PC: It’s fun. He hung around the darkroom, and I showed him some things. I took him on two photographic trips to Europe. He used the view camera and he had his own 35, which he preferred. He made some beautiful interior cathedral photographs, but every time he was in the darkroom he’d say, “Dad, I can’t deal with these chemicals. They just make me sneeze.” So he left the darkroom but he continued photographing. Then the Kodak Center for Creative Imaging in Camden, Maine gave him a grant.
JK: John Sculley and Kodak set that up to evangelize digital photography.
PC: Exactly. John got his introduction to digital imaging, and he just went with it. He said, “Dad, this is it. This is what I want to do.” He’s a very good artist. He has a wonderful eye. He has a good sense of color. He used to be a painter so he’s brought all of that to the digital world. He’s become a teacher as well.
JK: It wasn’t your ambition to start a dynasty like Edward Weston?
PC: I never forced anything on him. Anything he wanted to know, I was there for him and he picked up a lot of information but he had his own way. When he saw a Jerry Uelsmann catalog he said, “What’s this, Dad? How does he do that? I like this stuff.” I said, “Next time Jerry comes up this way, I’ll introduce you.” And compositing images is part of his digital work.
JK: Is it important for you to be around photographers every so often? Do you feel isolated when you’re in Maine for extended periods of time?
PC: No. I’ve always been a loner. I enjoy any encounters with students and other photographers but I don’t seek it out. In the last two to three years, I’ve desired and required even more solitary time.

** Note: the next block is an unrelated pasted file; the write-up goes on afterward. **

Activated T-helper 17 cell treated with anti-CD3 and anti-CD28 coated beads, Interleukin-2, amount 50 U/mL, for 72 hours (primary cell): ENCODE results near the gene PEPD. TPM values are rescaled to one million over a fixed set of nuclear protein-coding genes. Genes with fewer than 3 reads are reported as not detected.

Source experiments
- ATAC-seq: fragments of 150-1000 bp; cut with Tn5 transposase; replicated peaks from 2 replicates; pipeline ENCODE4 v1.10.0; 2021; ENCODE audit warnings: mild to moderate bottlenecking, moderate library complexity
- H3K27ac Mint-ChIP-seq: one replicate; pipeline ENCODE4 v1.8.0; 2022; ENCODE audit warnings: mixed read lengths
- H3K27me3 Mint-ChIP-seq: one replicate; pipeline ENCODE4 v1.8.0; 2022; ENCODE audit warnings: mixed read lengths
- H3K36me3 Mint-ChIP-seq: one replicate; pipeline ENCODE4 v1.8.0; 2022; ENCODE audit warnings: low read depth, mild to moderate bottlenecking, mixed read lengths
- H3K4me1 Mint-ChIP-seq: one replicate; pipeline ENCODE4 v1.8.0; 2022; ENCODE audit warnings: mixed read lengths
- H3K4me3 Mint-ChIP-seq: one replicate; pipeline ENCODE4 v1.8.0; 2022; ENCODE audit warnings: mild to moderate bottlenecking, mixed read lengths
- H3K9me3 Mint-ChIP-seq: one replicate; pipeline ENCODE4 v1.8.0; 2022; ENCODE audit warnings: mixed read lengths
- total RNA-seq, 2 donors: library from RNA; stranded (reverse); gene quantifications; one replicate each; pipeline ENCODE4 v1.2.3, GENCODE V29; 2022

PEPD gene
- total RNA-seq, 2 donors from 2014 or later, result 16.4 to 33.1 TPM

JK: Where are you represented?
PC: I’m not represented anywhere. Five years ago I gave up the business of consigning and having two dozen galleries around the country. A few galleries purchase my work and resell it. I get a lot of activity from Andrew Smith Gallery in Santa Fe, and some from the Peter Fetterman Gallery in Santa Monica, and the Bellows Gallery in La Jolla.
JK: You have been a musician all your life?
PC: I’ve aspired to be a musician all my life. I got my first piano at thirteen. I played the piano and made pictures all through high school. Then Dad said, “What are you going to do with your life?” I said, “I really want to be a pianist.” I didn’t want to go to school, but I enrolled at Boston University and by great fortune, during the one semester that I spent there before I quit and took a job as a printer in a photography house, I met a fabulous piano teacher, Alfredo Fondacaro.
JK: When you play the piano, do you feel it’s a two-way communication with the instrument the same way that you and the materials communicate in the darkroom?
PC: That was one of the great things that this teacher taught me. He made me listen to everything. He said, “When you put that finger down, put it down with the wrist and put it down with the arm, and then just the finger. Listen carefully to the difference.”
JK: Does it go further than that? Are there emotional parallels between making music and photographs?
PC: I’m trying to make sound out of my silver prints and light with the tones at the piano. I’m trying to pull the dimensions of sound and light into the process of both making prints and making music. It demands an active emotional system, but not just any emotion. No sentimentality. No excessive drama. Pure emotion is like a field that hovers within you and that informs you. You see through the heart.